Nobel Peace Prize winner, Gbowee urges Ghanaian youth to refrain from violence during Election 2012

Leymah Gbowee (right) with President Sirleaf Johnson (left)

The youth have been urged to express their political opinions through the power of their thumbs and not violence and chaotic means.

“If you think you are poor now, political chaos would make you even poorer. If you need education, a failed State would certainly provide you with none,” Ms Leymah Gbowee, a Liberian Peace Activist and Nobel Peace Laureate made the call at a forum dubbed: “Peaceful Election 2012-The Youth and the Way Forward,” in Accra on Thursday.

The forum was organised by the National Youth Authority and attended by some youth organisations in the country.

However frustrated the youth might feel, she said they had to bear in mind that much national progress had been made in the past.

Ms Gbowee noted that often, when the youth within a nation felt frustrated at what they deemed as inefficiency within governance, they initiate agitations which often resulted in political unrest and chaos.

“Ghana has become a shining example of political stability in Africa. What you must do to keep this glory alive, is to ensure the stability of the nation, while at the same time, moving on progressively within a politically stable atmosphere.”

She urged the youth to use their knowledge and intelligence to make demands from government which are achievable and could lead to national progress, saying, “You need to know in detail, issues that are relevant to national progress, so that you can make realistic and achievable demands of government.”

Ms Gbowee said by so doing, the youth would be making themselves useful tools in the country’s political process.

Ms Lauretta Vivian Lamptey, Commissioner of the Commission on Human Rights and Administrative Justice said with the youth being key players in the national process, it is important to ensure that they become tools of progress and not regression.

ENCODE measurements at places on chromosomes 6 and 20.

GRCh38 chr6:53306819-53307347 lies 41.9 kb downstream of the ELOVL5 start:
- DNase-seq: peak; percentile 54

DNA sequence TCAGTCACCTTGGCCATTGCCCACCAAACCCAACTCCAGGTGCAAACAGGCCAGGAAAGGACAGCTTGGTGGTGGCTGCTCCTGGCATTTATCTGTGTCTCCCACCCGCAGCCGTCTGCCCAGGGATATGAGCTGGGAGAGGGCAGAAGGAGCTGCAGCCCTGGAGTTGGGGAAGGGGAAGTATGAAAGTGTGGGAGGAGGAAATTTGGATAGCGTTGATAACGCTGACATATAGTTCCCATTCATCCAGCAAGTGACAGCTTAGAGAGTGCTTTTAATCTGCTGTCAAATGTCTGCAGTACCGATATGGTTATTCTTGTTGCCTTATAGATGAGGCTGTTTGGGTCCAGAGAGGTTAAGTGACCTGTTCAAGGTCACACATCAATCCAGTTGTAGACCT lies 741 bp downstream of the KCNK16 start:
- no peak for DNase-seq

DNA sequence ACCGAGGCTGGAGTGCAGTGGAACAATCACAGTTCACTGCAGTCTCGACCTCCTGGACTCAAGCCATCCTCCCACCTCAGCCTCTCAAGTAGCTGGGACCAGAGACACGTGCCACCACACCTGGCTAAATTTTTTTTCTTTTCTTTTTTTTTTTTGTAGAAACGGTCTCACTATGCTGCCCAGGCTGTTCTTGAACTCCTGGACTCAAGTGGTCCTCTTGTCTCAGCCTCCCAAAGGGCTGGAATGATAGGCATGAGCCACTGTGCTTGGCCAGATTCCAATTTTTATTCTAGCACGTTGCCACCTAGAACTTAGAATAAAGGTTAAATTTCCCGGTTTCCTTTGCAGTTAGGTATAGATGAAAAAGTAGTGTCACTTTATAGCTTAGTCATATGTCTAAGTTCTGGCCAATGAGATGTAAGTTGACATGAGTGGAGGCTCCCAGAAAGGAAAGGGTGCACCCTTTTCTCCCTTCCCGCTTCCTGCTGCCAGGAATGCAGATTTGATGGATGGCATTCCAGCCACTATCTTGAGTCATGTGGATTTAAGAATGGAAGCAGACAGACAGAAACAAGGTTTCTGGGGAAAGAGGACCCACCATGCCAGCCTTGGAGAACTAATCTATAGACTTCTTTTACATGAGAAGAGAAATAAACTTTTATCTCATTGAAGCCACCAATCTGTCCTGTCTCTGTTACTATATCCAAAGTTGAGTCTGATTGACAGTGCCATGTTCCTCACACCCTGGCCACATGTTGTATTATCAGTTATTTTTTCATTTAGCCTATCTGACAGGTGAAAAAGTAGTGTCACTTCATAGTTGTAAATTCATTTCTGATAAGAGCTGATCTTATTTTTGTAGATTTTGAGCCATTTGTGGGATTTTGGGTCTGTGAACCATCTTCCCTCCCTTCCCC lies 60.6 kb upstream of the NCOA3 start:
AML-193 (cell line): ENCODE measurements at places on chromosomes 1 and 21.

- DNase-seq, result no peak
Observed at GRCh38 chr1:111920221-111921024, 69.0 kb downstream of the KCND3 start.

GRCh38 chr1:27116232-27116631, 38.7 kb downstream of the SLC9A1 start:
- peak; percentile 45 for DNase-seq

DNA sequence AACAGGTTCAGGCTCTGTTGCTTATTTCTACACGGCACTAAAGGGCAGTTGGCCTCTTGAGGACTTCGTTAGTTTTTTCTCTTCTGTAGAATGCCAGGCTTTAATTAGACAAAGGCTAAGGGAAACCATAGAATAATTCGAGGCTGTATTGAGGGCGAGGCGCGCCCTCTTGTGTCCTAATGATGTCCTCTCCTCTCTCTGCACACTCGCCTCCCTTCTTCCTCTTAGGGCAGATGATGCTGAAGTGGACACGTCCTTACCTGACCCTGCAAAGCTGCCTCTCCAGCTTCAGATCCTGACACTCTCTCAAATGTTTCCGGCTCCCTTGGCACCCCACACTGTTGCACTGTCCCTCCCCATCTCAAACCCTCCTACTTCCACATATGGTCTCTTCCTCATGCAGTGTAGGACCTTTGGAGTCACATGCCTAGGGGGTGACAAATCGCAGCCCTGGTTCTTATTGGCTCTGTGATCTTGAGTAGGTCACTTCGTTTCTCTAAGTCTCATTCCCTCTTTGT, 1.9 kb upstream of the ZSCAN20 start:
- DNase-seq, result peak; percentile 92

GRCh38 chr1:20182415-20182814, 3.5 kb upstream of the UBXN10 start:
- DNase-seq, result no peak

“We want to maintain the political stability we have achieved over the years,” she said, adding that one way of achieving that, is to educate the youth on the gains of a peaceful society.

Mr George Sarpong, Executive Secretary of National Media Commission, said looking at countries that had experienced civil wars such as some of Ghana’s neighbours, “It is obvious that a nation could easily go from peace and stability to total collapse”.

He said the youth needs to know that the nation does not belong to any one in particular or any group of people, adding that Peace or war is a choice one has to make him or herself.

Mr Sarpong said no matter what stories were told to incite violence, the youth should make it a point to protect the interest of the State at all times by ensuring peace and stability, instead of promoting the interest of any particular person or group.

Mr Samuel Akuamoah, Director of Public Education, National Commission on Civic Education, said it is important for political parties to refrain from using the youth to incite violence and cause chaos.

He called on stakeholders to ensure a smooth political process, while the media had to bear in mind their responsibilities.

“Civic education is a shared responsibility and we hope that all and sundry would play their part towards ensuring a peaceful political process,” he stressed.

Source: GNA

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